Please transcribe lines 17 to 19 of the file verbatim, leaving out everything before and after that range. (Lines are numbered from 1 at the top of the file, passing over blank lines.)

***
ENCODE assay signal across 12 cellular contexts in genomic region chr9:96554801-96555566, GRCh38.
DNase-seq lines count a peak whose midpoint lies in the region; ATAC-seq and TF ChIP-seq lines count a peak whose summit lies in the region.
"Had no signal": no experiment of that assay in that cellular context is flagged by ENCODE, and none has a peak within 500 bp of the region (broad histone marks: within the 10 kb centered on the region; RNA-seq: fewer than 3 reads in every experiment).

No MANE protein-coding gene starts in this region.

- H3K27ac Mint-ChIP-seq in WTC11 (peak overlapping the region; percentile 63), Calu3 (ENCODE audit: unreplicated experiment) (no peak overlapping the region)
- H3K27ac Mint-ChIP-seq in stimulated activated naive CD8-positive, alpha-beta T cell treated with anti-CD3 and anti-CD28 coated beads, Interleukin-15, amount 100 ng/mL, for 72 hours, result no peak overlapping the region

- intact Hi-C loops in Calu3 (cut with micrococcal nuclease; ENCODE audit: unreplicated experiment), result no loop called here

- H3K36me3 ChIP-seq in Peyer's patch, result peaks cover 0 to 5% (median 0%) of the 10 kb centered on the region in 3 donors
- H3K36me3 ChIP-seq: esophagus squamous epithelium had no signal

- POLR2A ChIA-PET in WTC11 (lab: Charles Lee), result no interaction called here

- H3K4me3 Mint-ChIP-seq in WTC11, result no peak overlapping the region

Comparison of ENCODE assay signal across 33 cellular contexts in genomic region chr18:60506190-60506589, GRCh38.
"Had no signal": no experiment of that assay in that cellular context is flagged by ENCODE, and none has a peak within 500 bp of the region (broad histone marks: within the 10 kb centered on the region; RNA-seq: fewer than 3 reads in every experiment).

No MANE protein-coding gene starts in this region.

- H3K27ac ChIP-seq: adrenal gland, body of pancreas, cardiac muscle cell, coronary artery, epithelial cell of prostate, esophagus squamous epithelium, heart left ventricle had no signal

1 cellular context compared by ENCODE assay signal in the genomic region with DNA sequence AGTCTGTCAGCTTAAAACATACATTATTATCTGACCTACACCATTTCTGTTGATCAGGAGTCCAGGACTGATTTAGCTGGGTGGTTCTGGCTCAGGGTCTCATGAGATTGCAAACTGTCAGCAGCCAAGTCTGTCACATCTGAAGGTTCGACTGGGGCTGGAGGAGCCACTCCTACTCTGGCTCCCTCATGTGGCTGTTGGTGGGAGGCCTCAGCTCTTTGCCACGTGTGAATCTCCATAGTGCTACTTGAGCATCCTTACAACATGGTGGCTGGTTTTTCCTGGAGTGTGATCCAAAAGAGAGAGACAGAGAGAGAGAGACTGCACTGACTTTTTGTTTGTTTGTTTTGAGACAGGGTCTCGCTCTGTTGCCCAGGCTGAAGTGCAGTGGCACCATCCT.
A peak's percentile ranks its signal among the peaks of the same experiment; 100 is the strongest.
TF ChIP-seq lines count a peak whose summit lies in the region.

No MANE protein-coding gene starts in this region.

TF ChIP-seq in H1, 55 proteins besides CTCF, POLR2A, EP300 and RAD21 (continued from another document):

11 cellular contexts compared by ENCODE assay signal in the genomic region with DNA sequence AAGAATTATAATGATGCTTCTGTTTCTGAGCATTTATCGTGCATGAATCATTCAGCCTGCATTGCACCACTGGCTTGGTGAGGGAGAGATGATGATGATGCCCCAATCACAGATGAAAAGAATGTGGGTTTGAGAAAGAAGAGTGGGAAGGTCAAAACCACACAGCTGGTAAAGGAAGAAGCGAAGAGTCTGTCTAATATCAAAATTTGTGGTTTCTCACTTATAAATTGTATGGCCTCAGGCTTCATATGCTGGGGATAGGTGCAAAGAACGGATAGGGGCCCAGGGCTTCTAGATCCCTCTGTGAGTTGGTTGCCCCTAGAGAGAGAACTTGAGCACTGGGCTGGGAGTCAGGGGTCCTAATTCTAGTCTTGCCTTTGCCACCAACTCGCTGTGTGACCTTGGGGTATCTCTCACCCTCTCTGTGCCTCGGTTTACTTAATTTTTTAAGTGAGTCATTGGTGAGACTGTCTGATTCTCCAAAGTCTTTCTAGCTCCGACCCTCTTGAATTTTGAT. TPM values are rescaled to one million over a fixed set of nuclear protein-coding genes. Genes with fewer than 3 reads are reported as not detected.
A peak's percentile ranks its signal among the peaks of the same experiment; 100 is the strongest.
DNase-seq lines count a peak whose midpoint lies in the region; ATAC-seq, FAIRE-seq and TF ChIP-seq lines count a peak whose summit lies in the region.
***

A peak's percentile ranks its signal among the peaks of the same experiment; 100 is the strongest.
TF ChIP-seq lines count a peak whose summit lies in the region.

No MANE protein-coding gene starts in this region.